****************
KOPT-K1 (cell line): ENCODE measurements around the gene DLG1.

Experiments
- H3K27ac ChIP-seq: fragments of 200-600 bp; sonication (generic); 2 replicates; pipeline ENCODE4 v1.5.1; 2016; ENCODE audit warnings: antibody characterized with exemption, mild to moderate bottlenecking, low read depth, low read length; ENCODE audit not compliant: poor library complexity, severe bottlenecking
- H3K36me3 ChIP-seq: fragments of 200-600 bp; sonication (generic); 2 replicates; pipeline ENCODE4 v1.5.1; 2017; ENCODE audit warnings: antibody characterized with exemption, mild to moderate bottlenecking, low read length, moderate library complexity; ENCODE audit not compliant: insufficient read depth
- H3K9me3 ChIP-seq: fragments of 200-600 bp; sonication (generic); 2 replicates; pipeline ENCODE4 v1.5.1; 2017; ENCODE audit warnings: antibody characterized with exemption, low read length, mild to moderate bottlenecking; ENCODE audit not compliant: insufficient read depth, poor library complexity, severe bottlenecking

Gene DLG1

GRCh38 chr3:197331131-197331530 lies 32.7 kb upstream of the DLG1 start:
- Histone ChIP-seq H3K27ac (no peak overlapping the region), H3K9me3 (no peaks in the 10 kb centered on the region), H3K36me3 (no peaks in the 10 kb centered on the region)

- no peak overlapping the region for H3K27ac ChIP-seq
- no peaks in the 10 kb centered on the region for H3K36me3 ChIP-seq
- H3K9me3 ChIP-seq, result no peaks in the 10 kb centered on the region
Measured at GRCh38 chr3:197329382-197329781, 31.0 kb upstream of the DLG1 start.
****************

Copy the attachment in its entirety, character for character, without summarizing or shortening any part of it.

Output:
KOPT-K1 (cell line): ENCODE measurements around the gene DLG1.

Experiments
- H3K27ac ChIP-seq: fragments of 200-600 bp; sonication (generic); 2 replicates; pipeline ENCODE4 v1.5.1; 2016; ENCODE audit warnings: antibody characterized with exemption, mild to moderate bottlenecking, low read depth, low read length; ENCODE audit not compliant: poor library complexity, severe bottlenecking
- H3K36me3 ChIP-seq: fragments of 200-600 bp; sonication (generic); 2 replicates; pipeline ENCODE4 v1.5.1; 2017; ENCODE audit warnings: antibody characterized with exemption, mild to moderate bottlenecking, low read length, moderate library complexity; ENCODE audit not compliant: insufficient read depth
- H3K9me3 ChIP-seq: fragments of 200-600 bp; sonication (generic); 2 replicates; pipeline ENCODE4 v1.5.1; 2017; ENCODE audit warnings: antibody characterized with exemption, low read length, mild to moderate bottlenecking; ENCODE audit not compliant: insufficient read depth, poor library complexity, severe bottlenecking

Gene DLG1

GRCh38 chr3:197331131-197331530 lies 32.7 kb upstream of the DLG1 start:
- Histone ChIP-seq H3K27ac (no peak overlapping the region), H3K9me3 (no peaks in the 10 kb centered on the region), H3K36me3 (no peaks in the 10 kb centered on the region)

- no peak overlapping the region for H3K27ac ChIP-seq
- no peaks in the 10 kb centered on the region for H3K36me3 ChIP-seq
- H3K9me3 ChIP-seq, result no peaks in the 10 kb centered on the region
Measured at GRCh38 chr3:197329382-197329781, 31.0 kb upstream of the DLG1 start.